Ireland Island is the northwestern most island in the chain and lies within Sandy Parish. During the 18th century the Royal Navy bought part of the island to use for a lighthouse and dockyard. The lighthouse was never built, but the dockyard became a strategically important one for the navy during the wars of 1812-15. Great warships called at the Dockyard over the years from tall masted man-of-war to the ironclad, to the steam-driven dreadnought, to the diesel-turbine frigate.
The monumental gates of H.M. Dockyard swung open to the public in 1951, ending some 150 years of service as the bastion of Royal Naval power in the Western Atlantic. As you visit Dockyard today, the sweep of history is all around you in the fine old stone buildings, wharves and fortifications. You step back in time to the era of the British Empire, when Britannia ruled the waves.
Somerset Island is one of the main islands of the chain that makes up Bermuda. It lies in the far west of the territory and comprises about half the parish of Sandys. The Somerset Bridge links the island to the mainland and the Royal naval Dockyard.
The village of Somerset lies in the northern part of the island which is connected to Boaz Island in the northeast and the Bermudian mainland in the south by bridges and to the city of Hamilton by regular ferry.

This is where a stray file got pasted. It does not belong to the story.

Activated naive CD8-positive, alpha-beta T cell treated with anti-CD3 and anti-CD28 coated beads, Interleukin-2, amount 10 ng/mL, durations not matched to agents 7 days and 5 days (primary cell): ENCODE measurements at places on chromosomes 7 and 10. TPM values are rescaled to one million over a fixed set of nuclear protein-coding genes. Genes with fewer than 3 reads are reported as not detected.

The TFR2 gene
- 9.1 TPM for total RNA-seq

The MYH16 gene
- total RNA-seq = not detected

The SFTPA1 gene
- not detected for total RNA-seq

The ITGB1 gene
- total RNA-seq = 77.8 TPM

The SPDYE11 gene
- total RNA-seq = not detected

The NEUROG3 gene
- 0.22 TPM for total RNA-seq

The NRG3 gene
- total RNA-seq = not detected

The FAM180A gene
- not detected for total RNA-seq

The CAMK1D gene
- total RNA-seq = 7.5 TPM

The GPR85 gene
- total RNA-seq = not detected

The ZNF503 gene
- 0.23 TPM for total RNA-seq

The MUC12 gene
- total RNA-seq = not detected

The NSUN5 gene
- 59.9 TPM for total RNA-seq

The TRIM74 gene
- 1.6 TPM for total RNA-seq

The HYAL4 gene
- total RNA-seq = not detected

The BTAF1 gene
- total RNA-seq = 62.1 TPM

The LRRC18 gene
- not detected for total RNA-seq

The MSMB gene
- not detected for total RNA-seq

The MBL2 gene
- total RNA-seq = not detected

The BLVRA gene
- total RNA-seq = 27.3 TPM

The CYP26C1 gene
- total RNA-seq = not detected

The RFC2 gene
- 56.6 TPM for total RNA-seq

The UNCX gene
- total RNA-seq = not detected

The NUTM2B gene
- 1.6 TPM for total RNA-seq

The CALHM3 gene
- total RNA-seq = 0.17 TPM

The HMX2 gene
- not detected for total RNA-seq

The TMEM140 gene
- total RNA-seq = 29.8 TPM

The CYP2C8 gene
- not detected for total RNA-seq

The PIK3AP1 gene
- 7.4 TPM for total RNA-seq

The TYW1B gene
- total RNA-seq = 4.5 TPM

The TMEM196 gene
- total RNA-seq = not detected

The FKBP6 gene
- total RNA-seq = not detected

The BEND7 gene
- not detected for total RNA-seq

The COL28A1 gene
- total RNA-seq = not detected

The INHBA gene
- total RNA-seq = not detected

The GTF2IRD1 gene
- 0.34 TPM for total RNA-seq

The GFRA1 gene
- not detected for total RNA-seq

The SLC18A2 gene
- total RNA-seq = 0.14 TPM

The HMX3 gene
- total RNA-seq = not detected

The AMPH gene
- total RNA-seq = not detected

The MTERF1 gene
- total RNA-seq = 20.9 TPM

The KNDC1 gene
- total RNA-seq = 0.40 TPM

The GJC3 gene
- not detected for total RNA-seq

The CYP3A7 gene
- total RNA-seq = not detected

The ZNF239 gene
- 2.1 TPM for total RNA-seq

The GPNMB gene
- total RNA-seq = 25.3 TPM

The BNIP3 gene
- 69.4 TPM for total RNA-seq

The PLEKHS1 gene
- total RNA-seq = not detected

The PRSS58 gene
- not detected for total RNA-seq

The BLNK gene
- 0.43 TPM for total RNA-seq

Flatts Village has existed for centuries as a settlement and a number of former warehouses and prominent homes survive. Flatts Bridge crosses the inlet at the settlement and the Aquarium, Museum and Zoo are located on the north side of the inlet. Tuckers Town is a small, exclusive community in St George’s Parish, at the mouth of Castle Harbor on Tuckers Town Peninsular on the main island.
Island cuisine is a reflection of the blended heritage and coastal access to premier local seafood. Two relatively unique Bermudian dishes are salted codfish with boiled potatoes, the traditional Sunday breakfast, often eaten with Bermuda bananas which are smaller and sweeter than other bananas, and Hoppin’ John, a simple dish of boiled rice and black-eyed peas. Fish is widely in the form of local tuna, wahoo, and rock-fish and fish chowder seasoned with sherry pepper sauce and dark rum is a favorite across the island as is pawpaw casserole.
Though the times are changing, Bermuda still has an old time feel about it, including the islanders' propensity for protocol and love for pomp and ceremony. The Bermudans honor old world manners “Good morning” and “Good afternoon” are a must. Bermuda feels like Heaven on Earth, a Paradise where you can escape and dream, so come on what are you waiting for!